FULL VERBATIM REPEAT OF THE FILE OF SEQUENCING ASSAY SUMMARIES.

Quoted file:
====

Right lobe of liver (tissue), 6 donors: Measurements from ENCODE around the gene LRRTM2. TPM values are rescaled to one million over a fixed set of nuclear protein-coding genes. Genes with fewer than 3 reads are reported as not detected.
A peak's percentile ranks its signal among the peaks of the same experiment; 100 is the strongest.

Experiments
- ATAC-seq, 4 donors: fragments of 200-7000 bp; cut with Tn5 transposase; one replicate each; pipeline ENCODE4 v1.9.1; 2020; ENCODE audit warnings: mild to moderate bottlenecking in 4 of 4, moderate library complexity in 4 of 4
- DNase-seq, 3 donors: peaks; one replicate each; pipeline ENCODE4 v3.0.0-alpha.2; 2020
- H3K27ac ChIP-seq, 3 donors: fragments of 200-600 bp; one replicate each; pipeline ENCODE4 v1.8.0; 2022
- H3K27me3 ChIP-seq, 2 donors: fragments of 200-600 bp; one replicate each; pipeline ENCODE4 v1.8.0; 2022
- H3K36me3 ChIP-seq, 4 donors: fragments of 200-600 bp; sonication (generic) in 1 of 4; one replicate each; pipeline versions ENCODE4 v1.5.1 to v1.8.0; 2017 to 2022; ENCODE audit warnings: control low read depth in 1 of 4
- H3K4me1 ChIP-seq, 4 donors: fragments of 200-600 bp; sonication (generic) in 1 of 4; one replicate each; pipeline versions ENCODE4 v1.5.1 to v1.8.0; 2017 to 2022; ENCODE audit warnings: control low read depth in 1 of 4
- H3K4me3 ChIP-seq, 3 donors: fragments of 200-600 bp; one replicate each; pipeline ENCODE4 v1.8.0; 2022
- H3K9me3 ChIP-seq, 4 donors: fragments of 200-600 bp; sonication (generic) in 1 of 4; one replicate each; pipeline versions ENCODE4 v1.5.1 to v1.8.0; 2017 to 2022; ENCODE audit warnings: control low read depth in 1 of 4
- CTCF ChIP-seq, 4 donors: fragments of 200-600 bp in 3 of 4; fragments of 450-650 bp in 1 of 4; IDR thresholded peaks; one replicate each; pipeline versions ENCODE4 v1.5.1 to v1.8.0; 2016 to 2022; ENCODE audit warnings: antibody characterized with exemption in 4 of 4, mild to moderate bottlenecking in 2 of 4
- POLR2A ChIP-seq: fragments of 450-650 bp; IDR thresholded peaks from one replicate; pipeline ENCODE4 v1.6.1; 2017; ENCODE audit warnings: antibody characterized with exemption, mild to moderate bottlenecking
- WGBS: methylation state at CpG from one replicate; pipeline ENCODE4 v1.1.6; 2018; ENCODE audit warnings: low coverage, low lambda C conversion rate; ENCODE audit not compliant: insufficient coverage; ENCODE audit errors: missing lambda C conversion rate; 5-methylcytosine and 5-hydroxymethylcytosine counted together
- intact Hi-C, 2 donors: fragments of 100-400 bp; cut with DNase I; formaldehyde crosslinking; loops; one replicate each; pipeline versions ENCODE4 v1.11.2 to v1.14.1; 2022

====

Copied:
Right lobe of liver (tissue), 6 donors: Measurements from ENCODE around the gene LRRTM2. TPM values are rescaled to one million over a fixed set of nuclear protein-coding genes. Genes with fewer than 3 reads are reported as not detected.
A peak's percentile ranks its signal among the peaks of the same experiment; 100 is the strongest.

Experiments
- ATAC-seq, 4 donors: fragments of 200-7000 bp; cut with Tn5 transposase; one replicate each; pipeline ENCODE4 v1.9.1; 2020; ENCODE audit warnings: mild to moderate bottlenecking in 4 of 4, moderate library complexity in 4 of 4
- DNase-seq, 3 donors: peaks; one replicate each; pipeline ENCODE4 v3.0.0-alpha.2; 2020
- H3K27ac ChIP-seq, 3 donors: fragments of 200-600 bp; one replicate each; pipeline ENCODE4 v1.8.0; 2022
- H3K27me3 ChIP-seq, 2 donors: fragments of 200-600 bp; one replicate each; pipeline ENCODE4 v1.8.0; 2022
- H3K36me3 ChIP-seq, 4 donors: fragments of 200-600 bp; sonication (generic) in 1 of 4; one replicate each; pipeline versions ENCODE4 v1.5.1 to v1.8.0; 2017 to 2022; ENCODE audit warnings: control low read depth in 1 of 4
- H3K4me1 ChIP-seq, 4 donors: fragments of 200-600 bp; sonication (generic) in 1 of 4; one replicate each; pipeline versions ENCODE4 v1.5.1 to v1.8.0; 2017 to 2022; ENCODE audit warnings: control low read depth in 1 of 4
- H3K4me3 ChIP-seq, 3 donors: fragments of 200-600 bp; one replicate each; pipeline ENCODE4 v1.8.0; 2022
- H3K9me3 ChIP-seq, 4 donors: fragments of 200-600 bp; sonication (generic) in 1 of 4; one replicate each; pipeline versions ENCODE4 v1.5.1 to v1.8.0; 2017 to 2022; ENCODE audit warnings: control low read depth in 1 of 4
- CTCF ChIP-seq, 4 donors: fragments of 200-600 bp in 3 of 4; fragments of 450-650 bp in 1 of 4; IDR thresholded peaks; one replicate each; pipeline versions ENCODE4 v1.5.1 to v1.8.0; 2016 to 2022; ENCODE audit warnings: antibody characterized with exemption in 4 of 4, mild to moderate bottlenecking in 2 of 4
- POLR2A ChIP-seq: fragments of 450-650 bp; IDR thresholded peaks from one replicate; pipeline ENCODE4 v1.6.1; 2017; ENCODE audit warnings: antibody characterized with exemption, mild to moderate bottlenecking
- WGBS: methylation state at CpG from one replicate; pipeline ENCODE4 v1.1.6; 2018; ENCODE audit warnings: low coverage, low lambda C conversion rate; ENCODE audit not compliant: insufficient coverage; ENCODE audit errors: missing lambda C conversion rate; 5-methylcytosine and 5-hydroxymethylcytosine counted together
- intact Hi-C, 2 donors: fragments of 100-400 bp; cut with DNase I; formaldehyde crosslinking; loops; one replicate each; pipeline versions ENCODE4 v1.11.2 to v1.14.1; 2022